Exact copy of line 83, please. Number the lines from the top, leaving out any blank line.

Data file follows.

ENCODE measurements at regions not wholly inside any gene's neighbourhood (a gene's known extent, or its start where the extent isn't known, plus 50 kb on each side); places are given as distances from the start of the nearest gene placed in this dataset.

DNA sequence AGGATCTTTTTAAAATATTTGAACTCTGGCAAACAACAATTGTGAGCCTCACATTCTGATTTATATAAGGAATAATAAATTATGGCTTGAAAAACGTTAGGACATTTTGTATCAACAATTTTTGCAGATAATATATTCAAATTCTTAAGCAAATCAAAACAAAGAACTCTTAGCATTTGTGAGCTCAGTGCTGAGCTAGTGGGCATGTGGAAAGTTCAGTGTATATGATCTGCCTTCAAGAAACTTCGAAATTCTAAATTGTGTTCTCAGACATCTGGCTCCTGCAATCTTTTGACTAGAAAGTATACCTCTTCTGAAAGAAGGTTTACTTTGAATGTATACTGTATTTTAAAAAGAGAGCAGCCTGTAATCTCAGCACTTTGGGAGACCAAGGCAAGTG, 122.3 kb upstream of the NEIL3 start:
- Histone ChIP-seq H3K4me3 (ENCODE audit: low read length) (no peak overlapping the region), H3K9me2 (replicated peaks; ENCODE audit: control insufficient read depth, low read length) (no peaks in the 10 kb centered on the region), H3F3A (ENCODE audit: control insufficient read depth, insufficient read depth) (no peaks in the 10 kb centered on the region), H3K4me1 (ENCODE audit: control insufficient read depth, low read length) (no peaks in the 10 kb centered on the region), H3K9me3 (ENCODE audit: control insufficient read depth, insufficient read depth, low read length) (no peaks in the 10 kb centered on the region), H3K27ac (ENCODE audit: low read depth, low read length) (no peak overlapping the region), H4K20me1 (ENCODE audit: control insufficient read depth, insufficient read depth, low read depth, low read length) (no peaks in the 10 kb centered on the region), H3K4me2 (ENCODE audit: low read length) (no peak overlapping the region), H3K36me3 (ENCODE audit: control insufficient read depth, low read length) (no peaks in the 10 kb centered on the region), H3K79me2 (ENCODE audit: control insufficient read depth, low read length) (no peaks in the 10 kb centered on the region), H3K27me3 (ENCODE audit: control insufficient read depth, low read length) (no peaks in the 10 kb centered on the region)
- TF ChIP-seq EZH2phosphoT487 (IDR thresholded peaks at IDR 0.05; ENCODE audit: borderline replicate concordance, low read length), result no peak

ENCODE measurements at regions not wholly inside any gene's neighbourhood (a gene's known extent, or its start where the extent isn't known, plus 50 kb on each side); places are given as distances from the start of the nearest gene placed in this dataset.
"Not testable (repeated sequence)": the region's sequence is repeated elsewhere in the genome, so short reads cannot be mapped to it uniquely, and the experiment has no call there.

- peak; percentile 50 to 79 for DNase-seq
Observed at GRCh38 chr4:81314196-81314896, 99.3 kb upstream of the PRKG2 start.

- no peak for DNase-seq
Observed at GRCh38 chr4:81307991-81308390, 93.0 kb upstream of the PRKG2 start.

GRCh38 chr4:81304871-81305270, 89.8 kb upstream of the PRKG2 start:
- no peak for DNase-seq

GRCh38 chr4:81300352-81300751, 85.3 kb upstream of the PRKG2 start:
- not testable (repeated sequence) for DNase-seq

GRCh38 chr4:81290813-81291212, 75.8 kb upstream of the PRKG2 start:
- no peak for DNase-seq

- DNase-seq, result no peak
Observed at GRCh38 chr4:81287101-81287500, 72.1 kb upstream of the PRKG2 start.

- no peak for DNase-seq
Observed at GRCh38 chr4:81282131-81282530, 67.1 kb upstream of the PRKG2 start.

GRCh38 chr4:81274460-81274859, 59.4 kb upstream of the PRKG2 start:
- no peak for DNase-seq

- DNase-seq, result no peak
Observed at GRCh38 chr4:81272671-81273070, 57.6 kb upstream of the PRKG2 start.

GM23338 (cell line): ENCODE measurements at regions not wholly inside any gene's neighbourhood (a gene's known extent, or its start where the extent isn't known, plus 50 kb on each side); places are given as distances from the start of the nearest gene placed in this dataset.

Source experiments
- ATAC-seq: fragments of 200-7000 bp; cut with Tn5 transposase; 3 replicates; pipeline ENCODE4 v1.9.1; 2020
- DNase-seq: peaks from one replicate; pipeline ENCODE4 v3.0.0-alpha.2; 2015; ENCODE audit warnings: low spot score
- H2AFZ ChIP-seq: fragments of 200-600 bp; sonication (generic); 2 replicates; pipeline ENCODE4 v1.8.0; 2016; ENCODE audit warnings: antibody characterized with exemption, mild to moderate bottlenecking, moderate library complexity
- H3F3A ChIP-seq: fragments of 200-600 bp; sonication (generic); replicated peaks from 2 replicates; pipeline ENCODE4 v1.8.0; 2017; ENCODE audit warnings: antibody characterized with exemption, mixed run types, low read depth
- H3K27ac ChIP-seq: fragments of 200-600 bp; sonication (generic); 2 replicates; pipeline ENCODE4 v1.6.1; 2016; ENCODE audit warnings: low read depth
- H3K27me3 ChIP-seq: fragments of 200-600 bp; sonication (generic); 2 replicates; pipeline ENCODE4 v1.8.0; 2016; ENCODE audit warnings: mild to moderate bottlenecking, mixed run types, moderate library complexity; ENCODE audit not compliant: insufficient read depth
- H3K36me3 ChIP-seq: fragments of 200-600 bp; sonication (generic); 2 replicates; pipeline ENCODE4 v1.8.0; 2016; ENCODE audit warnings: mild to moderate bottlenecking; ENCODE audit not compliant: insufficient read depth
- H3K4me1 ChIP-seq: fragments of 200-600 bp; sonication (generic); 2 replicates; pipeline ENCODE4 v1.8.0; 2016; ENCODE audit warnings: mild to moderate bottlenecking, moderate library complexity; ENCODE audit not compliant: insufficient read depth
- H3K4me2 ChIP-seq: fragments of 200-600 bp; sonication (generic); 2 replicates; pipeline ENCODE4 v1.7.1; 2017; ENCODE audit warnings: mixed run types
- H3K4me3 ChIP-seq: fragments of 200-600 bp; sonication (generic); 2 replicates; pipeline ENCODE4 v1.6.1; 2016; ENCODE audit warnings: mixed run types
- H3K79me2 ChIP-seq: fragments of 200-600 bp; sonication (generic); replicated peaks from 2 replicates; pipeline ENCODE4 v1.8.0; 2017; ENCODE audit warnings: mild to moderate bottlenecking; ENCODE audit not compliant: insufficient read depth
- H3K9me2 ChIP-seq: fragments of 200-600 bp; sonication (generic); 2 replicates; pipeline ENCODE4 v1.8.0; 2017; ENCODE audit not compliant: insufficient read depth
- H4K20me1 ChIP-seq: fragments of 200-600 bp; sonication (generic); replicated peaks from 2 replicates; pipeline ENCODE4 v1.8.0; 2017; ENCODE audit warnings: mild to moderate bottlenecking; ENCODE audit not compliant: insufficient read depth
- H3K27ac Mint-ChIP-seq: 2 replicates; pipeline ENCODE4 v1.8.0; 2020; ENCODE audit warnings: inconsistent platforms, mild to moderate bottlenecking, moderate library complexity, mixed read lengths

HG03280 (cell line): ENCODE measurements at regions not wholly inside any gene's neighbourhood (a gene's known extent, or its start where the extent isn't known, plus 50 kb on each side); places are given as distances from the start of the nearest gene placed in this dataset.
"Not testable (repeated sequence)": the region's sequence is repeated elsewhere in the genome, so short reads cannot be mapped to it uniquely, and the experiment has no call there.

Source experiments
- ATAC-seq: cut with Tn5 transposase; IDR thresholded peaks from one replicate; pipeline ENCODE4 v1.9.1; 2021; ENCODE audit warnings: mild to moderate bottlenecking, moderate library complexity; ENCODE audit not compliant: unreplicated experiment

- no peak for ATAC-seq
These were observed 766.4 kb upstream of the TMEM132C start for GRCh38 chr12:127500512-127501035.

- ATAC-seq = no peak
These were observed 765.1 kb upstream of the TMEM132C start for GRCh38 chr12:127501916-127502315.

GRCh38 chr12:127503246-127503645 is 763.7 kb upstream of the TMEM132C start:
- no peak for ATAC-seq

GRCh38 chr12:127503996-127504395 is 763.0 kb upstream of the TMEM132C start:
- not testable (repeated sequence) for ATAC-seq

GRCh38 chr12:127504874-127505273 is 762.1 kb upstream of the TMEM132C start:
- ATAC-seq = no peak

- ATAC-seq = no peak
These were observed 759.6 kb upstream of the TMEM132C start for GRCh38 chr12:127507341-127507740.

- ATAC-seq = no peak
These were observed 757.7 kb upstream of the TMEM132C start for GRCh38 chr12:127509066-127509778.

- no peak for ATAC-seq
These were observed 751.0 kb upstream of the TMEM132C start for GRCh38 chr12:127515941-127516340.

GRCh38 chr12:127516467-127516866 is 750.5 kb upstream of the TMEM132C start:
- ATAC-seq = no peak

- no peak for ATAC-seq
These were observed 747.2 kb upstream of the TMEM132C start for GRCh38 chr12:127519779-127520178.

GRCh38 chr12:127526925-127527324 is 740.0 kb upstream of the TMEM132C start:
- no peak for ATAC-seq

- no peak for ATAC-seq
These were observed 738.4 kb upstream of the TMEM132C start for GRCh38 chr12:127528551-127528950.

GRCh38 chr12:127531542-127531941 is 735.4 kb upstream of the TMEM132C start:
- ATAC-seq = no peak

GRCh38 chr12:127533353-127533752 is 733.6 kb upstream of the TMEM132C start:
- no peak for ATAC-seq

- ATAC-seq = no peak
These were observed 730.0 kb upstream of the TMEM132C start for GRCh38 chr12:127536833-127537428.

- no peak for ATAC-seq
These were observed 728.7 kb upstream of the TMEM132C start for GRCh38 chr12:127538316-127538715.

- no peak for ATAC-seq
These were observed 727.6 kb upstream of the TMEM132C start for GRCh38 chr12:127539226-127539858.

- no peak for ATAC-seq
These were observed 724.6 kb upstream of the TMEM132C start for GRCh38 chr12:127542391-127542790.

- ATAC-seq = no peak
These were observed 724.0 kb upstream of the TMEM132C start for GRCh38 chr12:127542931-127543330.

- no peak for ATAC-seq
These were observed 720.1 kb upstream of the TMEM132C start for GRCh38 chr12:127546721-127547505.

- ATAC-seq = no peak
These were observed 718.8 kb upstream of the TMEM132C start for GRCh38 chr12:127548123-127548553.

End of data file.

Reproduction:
- no peak for ATAC-seq